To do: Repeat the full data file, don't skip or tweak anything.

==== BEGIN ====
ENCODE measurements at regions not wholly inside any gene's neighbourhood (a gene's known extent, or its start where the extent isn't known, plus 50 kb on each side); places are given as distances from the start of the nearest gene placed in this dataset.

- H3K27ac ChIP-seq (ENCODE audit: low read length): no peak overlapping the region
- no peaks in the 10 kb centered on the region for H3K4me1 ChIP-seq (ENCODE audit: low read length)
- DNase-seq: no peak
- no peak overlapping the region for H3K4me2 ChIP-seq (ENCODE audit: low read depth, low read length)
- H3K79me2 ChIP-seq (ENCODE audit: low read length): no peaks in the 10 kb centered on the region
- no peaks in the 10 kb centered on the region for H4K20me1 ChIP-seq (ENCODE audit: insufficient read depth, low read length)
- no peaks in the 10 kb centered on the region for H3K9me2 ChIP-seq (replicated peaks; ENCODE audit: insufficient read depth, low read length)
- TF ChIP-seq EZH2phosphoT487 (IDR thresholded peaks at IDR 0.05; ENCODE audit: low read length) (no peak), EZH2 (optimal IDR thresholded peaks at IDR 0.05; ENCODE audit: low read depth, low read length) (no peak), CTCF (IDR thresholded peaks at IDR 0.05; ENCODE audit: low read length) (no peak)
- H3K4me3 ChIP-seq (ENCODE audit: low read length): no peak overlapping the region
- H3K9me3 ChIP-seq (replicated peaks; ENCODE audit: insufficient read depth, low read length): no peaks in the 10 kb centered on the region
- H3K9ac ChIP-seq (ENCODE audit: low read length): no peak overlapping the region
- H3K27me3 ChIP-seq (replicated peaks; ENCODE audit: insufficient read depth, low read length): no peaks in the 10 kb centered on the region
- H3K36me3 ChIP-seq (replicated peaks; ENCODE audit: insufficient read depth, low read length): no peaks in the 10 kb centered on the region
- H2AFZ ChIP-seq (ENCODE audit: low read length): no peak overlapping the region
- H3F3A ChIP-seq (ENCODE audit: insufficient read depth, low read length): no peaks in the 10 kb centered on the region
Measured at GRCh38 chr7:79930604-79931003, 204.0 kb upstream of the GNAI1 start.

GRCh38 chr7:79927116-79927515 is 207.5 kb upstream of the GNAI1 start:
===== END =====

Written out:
ENCODE measurements at regions not wholly inside any gene's neighbourhood (a gene's known extent, or its start where the extent isn't known, plus 50 kb on each side); places are given as distances from the start of the nearest gene placed in this dataset.

- H3K27ac ChIP-seq (ENCODE audit: low read length): no peak overlapping the region
- no peaks in the 10 kb centered on the region for H3K4me1 ChIP-seq (ENCODE audit: low read length)
- DNase-seq: no peak
- no peak overlapping the region for H3K4me2 ChIP-seq (ENCODE audit: low read depth, low read length)
- H3K79me2 ChIP-seq (ENCODE audit: low read length): no peaks in the 10 kb centered on the region
- no peaks in the 10 kb centered on the region for H4K20me1 ChIP-seq (ENCODE audit: insufficient read depth, low read length)
- no peaks in the 10 kb centered on the region for H3K9me2 ChIP-seq (replicated peaks; ENCODE audit: insufficient read depth, low read length)
- TF ChIP-seq EZH2phosphoT487 (IDR thresholded peaks at IDR 0.05; ENCODE audit: low read length) (no peak), EZH2 (optimal IDR thresholded peaks at IDR 0.05; ENCODE audit: low read depth, low read length) (no peak), CTCF (IDR thresholded peaks at IDR 0.05; ENCODE audit: low read length) (no peak)
- H3K4me3 ChIP-seq (ENCODE audit: low read length): no peak overlapping the region
- H3K9me3 ChIP-seq (replicated peaks; ENCODE audit: insufficient read depth, low read length): no peaks in the 10 kb centered on the region
- H3K9ac ChIP-seq (ENCODE audit: low read length): no peak overlapping the region
- H3K27me3 ChIP-seq (replicated peaks; ENCODE audit: insufficient read depth, low read length): no peaks in the 10 kb centered on the region
- H3K36me3 ChIP-seq (replicated peaks; ENCODE audit: insufficient read depth, low read length): no peaks in the 10 kb centered on the region
- H2AFZ ChIP-seq (ENCODE audit: low read length): no peak overlapping the region
- H3F3A ChIP-seq (ENCODE audit: insufficient read depth, low read length): no peaks in the 10 kb centered on the region
Measured at GRCh38 chr7:79930604-79931003, 204.0 kb upstream of the GNAI1 start.

GRCh38 chr7:79927116-79927515 is 207.5 kb upstream of the GNAI1 start: